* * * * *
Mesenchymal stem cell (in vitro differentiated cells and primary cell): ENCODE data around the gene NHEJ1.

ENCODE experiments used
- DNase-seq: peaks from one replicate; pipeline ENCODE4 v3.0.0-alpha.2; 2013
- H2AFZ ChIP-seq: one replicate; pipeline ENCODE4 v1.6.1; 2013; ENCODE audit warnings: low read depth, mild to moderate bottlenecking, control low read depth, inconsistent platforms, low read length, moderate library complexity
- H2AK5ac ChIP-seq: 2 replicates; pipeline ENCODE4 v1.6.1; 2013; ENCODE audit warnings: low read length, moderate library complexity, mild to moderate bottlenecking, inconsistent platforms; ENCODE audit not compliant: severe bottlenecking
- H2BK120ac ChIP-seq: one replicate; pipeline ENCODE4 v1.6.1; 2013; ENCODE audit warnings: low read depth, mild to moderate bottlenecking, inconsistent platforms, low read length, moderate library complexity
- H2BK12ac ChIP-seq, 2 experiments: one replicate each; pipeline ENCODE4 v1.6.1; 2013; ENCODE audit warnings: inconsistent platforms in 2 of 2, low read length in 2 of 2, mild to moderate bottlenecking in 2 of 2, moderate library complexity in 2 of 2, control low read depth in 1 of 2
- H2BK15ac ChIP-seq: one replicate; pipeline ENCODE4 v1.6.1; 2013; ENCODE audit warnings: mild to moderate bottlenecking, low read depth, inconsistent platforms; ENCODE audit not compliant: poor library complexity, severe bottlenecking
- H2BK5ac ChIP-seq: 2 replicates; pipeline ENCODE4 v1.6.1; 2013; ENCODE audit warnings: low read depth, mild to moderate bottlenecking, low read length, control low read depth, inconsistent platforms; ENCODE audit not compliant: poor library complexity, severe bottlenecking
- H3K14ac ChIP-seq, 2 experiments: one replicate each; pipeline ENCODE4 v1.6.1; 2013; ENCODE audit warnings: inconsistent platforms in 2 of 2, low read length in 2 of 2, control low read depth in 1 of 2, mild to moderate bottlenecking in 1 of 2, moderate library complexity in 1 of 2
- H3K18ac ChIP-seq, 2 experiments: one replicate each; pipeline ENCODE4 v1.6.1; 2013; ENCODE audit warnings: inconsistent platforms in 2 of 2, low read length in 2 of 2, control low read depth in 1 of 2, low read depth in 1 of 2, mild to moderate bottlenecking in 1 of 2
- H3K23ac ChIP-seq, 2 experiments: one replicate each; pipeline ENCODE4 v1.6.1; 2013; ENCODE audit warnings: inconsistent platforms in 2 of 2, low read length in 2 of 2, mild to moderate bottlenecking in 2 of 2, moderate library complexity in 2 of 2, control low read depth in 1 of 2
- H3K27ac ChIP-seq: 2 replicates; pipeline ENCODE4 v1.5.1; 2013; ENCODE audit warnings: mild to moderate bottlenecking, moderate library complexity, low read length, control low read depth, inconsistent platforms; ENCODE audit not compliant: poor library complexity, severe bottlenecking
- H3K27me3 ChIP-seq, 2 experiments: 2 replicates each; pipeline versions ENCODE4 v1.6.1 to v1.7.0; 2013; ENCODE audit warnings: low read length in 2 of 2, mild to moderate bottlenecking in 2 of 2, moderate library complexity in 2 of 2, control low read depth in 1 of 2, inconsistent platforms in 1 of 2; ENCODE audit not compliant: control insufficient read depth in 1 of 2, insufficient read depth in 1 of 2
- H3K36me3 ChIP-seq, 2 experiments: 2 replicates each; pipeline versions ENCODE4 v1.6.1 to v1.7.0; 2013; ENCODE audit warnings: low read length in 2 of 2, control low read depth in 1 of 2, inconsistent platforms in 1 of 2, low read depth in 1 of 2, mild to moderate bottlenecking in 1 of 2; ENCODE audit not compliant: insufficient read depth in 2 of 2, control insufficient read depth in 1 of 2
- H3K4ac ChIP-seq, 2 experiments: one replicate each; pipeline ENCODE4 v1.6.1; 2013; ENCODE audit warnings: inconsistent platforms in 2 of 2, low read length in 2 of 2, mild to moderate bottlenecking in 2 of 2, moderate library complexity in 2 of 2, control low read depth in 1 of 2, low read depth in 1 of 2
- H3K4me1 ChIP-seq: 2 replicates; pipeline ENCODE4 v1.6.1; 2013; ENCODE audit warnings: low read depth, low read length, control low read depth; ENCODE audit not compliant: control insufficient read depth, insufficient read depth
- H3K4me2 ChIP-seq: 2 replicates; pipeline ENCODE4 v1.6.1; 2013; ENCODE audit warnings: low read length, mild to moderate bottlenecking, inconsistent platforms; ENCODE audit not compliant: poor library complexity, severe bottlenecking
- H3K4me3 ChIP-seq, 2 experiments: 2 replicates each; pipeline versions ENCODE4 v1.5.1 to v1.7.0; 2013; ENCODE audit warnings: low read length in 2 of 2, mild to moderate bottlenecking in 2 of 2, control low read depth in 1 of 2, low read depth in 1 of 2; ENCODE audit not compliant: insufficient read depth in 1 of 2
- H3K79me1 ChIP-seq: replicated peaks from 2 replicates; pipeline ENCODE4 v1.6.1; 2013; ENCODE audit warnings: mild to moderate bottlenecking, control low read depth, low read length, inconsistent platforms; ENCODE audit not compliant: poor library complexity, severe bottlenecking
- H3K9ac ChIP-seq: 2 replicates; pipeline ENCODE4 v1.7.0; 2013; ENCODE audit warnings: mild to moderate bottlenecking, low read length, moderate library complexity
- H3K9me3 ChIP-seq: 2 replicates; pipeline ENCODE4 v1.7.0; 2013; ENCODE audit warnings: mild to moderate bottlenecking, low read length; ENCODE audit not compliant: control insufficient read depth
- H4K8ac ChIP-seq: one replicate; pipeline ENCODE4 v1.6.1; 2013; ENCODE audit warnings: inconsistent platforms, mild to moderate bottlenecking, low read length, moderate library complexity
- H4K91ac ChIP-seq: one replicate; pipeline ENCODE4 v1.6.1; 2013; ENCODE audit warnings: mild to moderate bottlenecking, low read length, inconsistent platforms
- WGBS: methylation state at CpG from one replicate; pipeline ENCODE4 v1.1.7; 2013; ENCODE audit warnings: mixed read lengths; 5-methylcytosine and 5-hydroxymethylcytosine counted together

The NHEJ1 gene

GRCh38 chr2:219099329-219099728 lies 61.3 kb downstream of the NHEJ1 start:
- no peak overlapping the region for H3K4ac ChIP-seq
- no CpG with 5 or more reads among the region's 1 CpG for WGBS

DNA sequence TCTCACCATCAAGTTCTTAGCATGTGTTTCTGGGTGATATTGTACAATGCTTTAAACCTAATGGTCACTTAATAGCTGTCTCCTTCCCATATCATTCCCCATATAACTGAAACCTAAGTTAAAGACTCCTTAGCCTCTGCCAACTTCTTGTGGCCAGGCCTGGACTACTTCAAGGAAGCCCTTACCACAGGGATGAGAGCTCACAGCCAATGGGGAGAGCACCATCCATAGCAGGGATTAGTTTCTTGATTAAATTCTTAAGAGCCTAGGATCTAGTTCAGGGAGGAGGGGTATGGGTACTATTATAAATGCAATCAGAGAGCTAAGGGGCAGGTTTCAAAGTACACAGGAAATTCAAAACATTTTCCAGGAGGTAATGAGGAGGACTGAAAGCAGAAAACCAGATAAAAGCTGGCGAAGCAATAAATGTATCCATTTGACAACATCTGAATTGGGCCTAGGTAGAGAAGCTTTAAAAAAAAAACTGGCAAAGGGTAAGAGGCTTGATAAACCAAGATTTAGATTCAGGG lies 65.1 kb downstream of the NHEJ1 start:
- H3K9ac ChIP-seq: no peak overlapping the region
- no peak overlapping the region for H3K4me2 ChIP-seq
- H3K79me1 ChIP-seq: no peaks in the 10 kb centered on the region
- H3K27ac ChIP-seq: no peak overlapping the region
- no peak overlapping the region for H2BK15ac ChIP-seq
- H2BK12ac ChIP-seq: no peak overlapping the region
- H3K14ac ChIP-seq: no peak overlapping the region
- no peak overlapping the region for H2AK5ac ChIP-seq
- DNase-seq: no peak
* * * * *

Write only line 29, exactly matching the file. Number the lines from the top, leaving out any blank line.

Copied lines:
- no CpG with 5 or more reads among the region's 1 CpG for WGBS